Giving Our Board a (Financial) Break

Giving Our Board a (Financial) Break

Dear Mr. Richardson, We just received a set of amended bylaws and CC&Rs presented to us for a vote. One section concerns us, it says that the board can vote itself a waiver of monthly assessments if the HOA is self-managed. The board states that the documents have been approved by an attorney they hired to help them with updating these documents. You wrote previously that if an association has no professional manager, it is probably innocently violating many laws. Your column is awesome! Sincerely, D.W., Goleta Dear D.W., The Davis-Stirling Common Interest Development Act has become so complicated and changes so often that it is quite difficult for associations to operate without a qualified and competent professional manager (either general managers on-site or portfolio managers working through a company). To operate completely in compliance with the law and its extensive disclosures and procedures, a volunteer in a self-managed association will normally work so many hours that it seems unfair. Indeed, when I see associations having great difficulty filling seats on their board, it is usually because one or two directors work 20 or more hours a week on HOA business and potential board candidates are unable or unwilling to commit to that amount of time. One idea which comes up occasionally is to give the directors a financial break since they are working for free for the community. Nothing in the Davis-Stirling Act specifically says the HOA cannot compensate volunteers. So, paying volunteers is not illegal. Most HOA bylaws have a provision banning HOAs from compensating a director for board service but allowing it to reimburse the director...
Kelly G. Richardson, Esq. CCAL quoted in CAI National Magazine, Common Ground

Kelly G. Richardson, Esq. CCAL quoted in CAI National Magazine, Common Ground

In the most recent issue of Common Ground, Kelly Richardson weighs in on the issues surrounding community associations and the risk of injury from wild animals in common areas. “The key is to respond reasonably to known issues.” He also recommends “contacting an appropriate service provider” to recommend expert solutions to the problems, looking at the association’s rules and having “ample liability insurance.” Community Association Institute publishes a bimonthly magazine titled Common Ground and provides education for community association homeowners, managers and those affiliated with HOAs....
Boards Barking About Dogs

Boards Barking About Dogs

Dear Mr. Richardson, Our CC&R’s limit the number of pets a homeowner can have to a “reasonable” number. City law states a resident outside of an HOA can have up to 4 dogs. Our association manager insists we have to abide by city law. Is that right? Thanks, F.D., San Pedro Dear F.D., Per Civil Code Section 4205, governing documents cannot conflict with state law. Unless your city in its ordinance exempts HOA residents, your association must, like any homeowner in that city, follow the law. The association could adopt a stricter standard, but it cannot be less strict than the city, as the public law sets the floor below which associations may not go. Also, it is the city’s job to enforce ordinances, so the board might not have to become involved (except for a call to the animal control department). Most homeowners do not research city ordinances, so if a pet limitation is important to your community, it is better to state it clearly in the governing documents. Pet limits are probably best placed in CC&Rs, so they are more permanent and cannot be changed from one board to the next. Thanks,Kelly Dear Kelly, Several residents used to take our dogs to an enclosed common area to play. The area was not designated for any specific purpose. One day the HOA president announced that dogs would no longer be allowed in that area. The board then invited residents with grandchildren to take advantage of that common area for play. Wouldn’t each resident who takes their dog to the area be covered through each individual homeowners insurance? D.S., Cherry...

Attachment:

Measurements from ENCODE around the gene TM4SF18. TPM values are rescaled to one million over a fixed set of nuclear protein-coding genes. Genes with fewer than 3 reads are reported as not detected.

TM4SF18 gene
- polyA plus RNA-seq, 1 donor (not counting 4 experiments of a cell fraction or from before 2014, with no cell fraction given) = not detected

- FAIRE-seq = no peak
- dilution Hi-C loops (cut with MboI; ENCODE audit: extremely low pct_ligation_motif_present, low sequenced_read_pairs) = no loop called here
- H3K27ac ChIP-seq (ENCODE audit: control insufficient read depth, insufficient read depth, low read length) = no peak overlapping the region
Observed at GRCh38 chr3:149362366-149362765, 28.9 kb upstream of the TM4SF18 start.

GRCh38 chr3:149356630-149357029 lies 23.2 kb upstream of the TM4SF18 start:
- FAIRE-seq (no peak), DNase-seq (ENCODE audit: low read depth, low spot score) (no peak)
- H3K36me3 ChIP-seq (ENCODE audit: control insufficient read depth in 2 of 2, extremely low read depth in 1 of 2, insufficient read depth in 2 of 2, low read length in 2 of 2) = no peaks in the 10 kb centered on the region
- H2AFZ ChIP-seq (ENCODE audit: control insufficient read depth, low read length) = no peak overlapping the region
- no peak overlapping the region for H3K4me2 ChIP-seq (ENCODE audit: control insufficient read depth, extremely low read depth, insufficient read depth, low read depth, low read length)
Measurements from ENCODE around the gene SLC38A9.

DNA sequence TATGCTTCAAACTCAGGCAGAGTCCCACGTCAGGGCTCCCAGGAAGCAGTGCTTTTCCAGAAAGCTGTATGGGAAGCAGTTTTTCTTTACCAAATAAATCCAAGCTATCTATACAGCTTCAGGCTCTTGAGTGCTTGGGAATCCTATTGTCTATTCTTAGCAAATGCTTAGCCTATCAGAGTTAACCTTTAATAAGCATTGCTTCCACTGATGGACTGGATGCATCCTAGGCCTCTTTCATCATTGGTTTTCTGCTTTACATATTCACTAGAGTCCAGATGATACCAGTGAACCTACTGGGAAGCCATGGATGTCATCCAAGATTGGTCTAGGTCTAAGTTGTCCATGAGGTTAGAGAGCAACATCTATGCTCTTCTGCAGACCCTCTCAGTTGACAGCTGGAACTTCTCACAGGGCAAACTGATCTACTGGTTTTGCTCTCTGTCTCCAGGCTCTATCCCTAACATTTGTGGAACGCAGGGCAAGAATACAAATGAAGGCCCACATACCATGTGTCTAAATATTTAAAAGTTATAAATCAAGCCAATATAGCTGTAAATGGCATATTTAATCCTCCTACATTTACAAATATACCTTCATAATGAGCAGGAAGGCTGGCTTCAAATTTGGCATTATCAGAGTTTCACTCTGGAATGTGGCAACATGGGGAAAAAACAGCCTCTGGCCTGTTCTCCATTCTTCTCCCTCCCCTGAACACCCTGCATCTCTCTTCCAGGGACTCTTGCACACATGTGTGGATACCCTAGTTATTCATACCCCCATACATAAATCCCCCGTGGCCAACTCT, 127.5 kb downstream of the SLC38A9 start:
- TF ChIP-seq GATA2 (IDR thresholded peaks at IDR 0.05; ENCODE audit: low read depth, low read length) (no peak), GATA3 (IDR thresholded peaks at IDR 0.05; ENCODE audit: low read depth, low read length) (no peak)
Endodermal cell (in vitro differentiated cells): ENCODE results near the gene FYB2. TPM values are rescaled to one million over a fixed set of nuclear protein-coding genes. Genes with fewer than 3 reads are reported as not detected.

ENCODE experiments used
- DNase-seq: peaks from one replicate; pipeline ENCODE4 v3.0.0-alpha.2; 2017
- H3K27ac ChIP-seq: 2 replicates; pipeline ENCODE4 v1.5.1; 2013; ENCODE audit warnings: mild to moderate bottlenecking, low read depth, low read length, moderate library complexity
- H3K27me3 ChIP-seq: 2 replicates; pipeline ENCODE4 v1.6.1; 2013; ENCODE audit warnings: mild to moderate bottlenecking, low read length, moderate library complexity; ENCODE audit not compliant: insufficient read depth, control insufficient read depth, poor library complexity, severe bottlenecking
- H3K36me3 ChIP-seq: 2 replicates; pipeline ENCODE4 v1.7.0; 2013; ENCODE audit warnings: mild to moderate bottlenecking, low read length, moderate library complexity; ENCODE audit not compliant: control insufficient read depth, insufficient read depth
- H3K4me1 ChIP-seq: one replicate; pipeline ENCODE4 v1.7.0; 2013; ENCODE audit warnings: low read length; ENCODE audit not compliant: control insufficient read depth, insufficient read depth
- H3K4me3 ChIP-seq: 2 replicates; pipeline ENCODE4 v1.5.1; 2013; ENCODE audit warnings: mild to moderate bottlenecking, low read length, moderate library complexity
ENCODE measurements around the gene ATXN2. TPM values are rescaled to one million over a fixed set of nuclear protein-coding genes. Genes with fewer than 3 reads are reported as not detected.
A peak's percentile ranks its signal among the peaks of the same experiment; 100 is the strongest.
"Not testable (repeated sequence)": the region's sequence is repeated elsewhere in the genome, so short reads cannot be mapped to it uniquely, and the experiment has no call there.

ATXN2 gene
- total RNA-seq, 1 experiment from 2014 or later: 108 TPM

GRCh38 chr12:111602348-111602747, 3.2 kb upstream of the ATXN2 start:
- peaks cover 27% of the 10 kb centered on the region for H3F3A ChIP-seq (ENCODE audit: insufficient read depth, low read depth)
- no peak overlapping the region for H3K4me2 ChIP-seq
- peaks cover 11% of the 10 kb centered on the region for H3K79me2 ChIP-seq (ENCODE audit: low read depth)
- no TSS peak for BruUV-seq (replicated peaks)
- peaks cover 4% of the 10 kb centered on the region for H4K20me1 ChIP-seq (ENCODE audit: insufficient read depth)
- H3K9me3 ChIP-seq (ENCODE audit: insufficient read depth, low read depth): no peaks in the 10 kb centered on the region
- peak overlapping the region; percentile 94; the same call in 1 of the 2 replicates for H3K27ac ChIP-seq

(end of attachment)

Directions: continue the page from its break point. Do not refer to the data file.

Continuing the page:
Electronic Business.. But Not For HOAs?

This week, many of you have purchased airline tickets, paid bills, and even registered for traffic school using your cellular phone, tablet or computer. If you are a member of various non-profit organizations, from churches to private schools, from associations of Realtors® to unions, you may have also cast a vote electronically. One of the more interesting anomalies in current California corporate law is that under the Corporations Code, ALMOST any corporation can vote via the internet or other electronic means, so long as members have the opportunity to opt out and use a written ballot. However, HOAs cannot do so, because the Davis-Stirling Common Interest Development Act requires that votes only be by secret written ballot (Civil Code 5115), which means electronic voting is illegal for California common interest development associations. For small associations, this may not be a problem, since elections are less costly and it is easier to contact neighbors and collect ballots. However, larger associations commonly struggle with participation, and often cannot manage the logistics of “knocking on doors” to ask members to participate. Larger communities often spend thousands of dollars on mailers, only to have meetings fail for lack of quorum- requiring the association to send yet another mailer to all the members, asking for ballots to be returned. The Act now acknowledges many ways in which an association or its members can choose to receive communications electronically- annual disclosures, specific notices, and other announcements (Civil Code 4035(b)(1), 4040(a)(2), and 4055, for example). However, that “green” and economical approach is prohibited with HOA ballots. Instead of receiving an electronic ballot, logging into a secure...